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Controlling Computers with Your Mind

What are Brain-Computer Interfaces and How do They Work?

This week, Elon Musk's Neuralink has captured global attention by successfully implanting their wireless brain chip, named 'Telepathy', into a human for the first time. This milestone marks a significant leap forward in the realm of neurotechnology, specifically the field of brain-computer interfaces (BCIs). 

BCIs are a technology that enables direct interaction with computers and devices solely through thought. They use advanced neuroimaging technologies and machine learning algorithms to convert brain activity into machine commands. Neuralink’s ambitious project aims to help people with motor impairments by allowing them to control computers with their minds, restoring previously lost functions and helping them live a better life. (For more information on current ethical considerations, see Lea Schmid's article here.)

Musk recently shared Neuralink’s vision, stating, “Imagine if Stephen Hawking could have communicated faster than a speed typist or auctioneer. That is the goal.”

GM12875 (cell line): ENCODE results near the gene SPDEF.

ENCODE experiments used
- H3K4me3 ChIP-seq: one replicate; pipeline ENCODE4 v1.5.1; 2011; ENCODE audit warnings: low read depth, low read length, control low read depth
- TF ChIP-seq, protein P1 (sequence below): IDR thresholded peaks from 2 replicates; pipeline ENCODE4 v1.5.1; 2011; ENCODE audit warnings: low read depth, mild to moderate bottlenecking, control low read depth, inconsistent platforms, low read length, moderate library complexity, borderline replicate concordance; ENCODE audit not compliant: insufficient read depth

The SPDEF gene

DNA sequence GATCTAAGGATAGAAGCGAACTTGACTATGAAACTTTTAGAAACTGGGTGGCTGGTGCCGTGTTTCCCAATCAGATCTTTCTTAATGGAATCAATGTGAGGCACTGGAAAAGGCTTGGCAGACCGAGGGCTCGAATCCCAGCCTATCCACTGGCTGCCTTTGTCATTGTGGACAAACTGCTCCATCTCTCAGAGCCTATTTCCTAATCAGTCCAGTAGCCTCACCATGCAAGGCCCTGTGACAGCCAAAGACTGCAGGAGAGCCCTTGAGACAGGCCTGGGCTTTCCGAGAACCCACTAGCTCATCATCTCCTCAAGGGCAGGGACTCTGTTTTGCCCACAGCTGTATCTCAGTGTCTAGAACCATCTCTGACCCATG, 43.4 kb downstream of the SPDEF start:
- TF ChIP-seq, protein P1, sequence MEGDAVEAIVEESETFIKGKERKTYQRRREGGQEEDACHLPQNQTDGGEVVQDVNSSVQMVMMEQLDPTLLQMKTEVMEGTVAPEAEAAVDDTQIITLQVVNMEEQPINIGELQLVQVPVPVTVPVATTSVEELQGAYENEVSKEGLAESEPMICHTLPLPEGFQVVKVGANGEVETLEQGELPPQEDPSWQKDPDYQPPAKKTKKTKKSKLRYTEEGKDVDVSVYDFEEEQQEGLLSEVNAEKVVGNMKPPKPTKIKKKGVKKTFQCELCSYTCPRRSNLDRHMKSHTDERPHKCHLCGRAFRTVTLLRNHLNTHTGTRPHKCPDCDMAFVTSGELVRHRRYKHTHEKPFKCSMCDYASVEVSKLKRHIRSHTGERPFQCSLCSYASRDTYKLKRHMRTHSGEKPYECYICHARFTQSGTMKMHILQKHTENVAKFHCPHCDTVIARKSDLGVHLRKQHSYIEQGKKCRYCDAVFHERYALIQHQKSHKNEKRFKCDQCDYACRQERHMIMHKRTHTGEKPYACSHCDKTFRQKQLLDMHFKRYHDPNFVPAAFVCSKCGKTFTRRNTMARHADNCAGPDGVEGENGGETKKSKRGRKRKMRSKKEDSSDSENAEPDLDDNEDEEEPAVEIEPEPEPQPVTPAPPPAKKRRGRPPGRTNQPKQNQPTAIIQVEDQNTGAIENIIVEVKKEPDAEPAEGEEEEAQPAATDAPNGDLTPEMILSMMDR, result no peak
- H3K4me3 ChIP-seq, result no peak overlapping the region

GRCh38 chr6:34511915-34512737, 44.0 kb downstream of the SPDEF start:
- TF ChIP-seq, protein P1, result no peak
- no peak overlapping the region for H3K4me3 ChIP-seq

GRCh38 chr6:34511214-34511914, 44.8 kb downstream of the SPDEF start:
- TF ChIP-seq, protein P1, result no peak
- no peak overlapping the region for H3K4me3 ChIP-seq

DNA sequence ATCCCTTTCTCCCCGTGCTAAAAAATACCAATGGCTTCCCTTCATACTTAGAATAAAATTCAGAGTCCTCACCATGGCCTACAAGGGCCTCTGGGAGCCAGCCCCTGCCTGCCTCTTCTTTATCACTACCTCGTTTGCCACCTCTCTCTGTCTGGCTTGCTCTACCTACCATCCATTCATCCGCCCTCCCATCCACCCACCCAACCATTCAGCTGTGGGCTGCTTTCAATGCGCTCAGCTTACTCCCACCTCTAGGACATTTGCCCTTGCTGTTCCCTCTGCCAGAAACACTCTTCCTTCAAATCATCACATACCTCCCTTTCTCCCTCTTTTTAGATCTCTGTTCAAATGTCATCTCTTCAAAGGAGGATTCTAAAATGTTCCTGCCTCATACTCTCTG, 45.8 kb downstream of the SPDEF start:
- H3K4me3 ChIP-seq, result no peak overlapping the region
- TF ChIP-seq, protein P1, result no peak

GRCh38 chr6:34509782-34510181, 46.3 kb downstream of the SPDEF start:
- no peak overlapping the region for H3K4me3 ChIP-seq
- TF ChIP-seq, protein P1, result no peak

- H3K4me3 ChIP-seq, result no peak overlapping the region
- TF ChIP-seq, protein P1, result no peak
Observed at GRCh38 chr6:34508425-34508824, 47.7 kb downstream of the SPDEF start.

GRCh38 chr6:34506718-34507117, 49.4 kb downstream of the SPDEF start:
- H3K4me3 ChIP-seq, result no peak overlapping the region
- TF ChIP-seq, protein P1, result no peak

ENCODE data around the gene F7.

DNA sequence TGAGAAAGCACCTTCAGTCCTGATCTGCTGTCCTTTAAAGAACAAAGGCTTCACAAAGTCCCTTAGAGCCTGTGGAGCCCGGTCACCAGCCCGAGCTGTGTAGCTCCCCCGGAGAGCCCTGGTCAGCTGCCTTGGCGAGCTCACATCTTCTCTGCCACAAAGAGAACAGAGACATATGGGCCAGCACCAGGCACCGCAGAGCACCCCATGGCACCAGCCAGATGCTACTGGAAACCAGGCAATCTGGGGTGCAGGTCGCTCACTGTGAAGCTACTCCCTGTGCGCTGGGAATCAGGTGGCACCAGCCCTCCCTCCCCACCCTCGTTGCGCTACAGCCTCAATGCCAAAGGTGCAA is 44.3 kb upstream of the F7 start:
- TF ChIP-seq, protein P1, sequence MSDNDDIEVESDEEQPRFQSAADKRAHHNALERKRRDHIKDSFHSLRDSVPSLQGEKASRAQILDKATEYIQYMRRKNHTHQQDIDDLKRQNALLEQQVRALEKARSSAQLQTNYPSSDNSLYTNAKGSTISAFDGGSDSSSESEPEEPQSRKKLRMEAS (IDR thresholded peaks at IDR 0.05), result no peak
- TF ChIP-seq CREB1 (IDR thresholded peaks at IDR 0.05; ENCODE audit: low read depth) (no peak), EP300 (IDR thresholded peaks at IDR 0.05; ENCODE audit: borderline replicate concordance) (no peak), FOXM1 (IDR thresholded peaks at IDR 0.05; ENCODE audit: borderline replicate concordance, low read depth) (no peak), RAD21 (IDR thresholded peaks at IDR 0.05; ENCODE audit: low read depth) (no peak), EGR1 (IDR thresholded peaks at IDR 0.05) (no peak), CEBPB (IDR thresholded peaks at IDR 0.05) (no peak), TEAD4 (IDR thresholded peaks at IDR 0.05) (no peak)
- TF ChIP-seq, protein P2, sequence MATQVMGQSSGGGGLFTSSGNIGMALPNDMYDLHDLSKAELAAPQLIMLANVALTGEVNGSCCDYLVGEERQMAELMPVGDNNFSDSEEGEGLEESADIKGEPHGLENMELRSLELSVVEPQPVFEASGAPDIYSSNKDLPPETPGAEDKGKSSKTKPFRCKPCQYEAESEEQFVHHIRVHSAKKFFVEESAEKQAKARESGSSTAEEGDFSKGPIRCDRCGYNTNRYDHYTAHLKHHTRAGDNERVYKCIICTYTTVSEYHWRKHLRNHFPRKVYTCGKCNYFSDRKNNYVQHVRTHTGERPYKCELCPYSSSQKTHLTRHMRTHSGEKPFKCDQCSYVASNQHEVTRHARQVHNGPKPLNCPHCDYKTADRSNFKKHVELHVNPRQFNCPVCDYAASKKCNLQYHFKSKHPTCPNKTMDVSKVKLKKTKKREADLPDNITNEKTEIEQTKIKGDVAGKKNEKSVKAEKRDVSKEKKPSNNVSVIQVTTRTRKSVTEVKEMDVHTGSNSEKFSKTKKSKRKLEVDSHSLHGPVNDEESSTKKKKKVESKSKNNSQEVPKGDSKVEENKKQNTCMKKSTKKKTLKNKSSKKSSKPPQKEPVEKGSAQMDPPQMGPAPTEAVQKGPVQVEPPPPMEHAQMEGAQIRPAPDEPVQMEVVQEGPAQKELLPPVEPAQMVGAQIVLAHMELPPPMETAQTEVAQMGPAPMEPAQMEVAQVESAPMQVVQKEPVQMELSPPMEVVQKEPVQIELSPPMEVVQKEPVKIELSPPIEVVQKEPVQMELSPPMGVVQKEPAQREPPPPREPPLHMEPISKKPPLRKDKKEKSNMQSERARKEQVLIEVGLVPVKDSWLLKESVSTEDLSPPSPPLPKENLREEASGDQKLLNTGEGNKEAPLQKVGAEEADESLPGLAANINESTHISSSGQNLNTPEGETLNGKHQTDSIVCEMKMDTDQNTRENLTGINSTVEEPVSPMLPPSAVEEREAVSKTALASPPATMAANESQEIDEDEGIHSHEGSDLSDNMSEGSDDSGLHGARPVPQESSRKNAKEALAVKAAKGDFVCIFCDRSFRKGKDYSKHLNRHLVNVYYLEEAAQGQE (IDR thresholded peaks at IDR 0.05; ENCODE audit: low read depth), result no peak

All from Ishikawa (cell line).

This article will share the simplified workings of BCIs, their potential applications, and the pressing safety concerns as neurotechnology companies like Neuralink move swiftly towards human trials.

How do BCIs work?

Although the communication from thought to computers may sound like something out of a Sci-fi movie, the underlying logic behind it can be understood through a simple acronym, MIND: Measure, Interpret, Encode, Deploy. By the end of this article, you will hopefully understand the basics of this technology, using this acronym to remember the foundational steps in turning thought into machine action.


Understanding the science behind the brain’s 'language' system and learning to measure it has been pivotal in developing BCIs. Our brain's mode of communication involves transmitting electrical impulses along neurons, creating a measurable electrical charge. This electrical activity is the signal that BCIs capture.


The foundation for measuring this neural 'chatter' was laid in the 1920s with the invention of the electroencephalograph (EEG). An EEG functions by utilizing a series of electrodes placed on the scalp or, in some cases, inside the skull. These electrodes are sensitive to the millisecond electrical charges resulting from the brain's neuronal communication. The unique electrical activity at different electrode points, captured by the EEG, is thus, indicative of specific cognitive states, processes or intentions.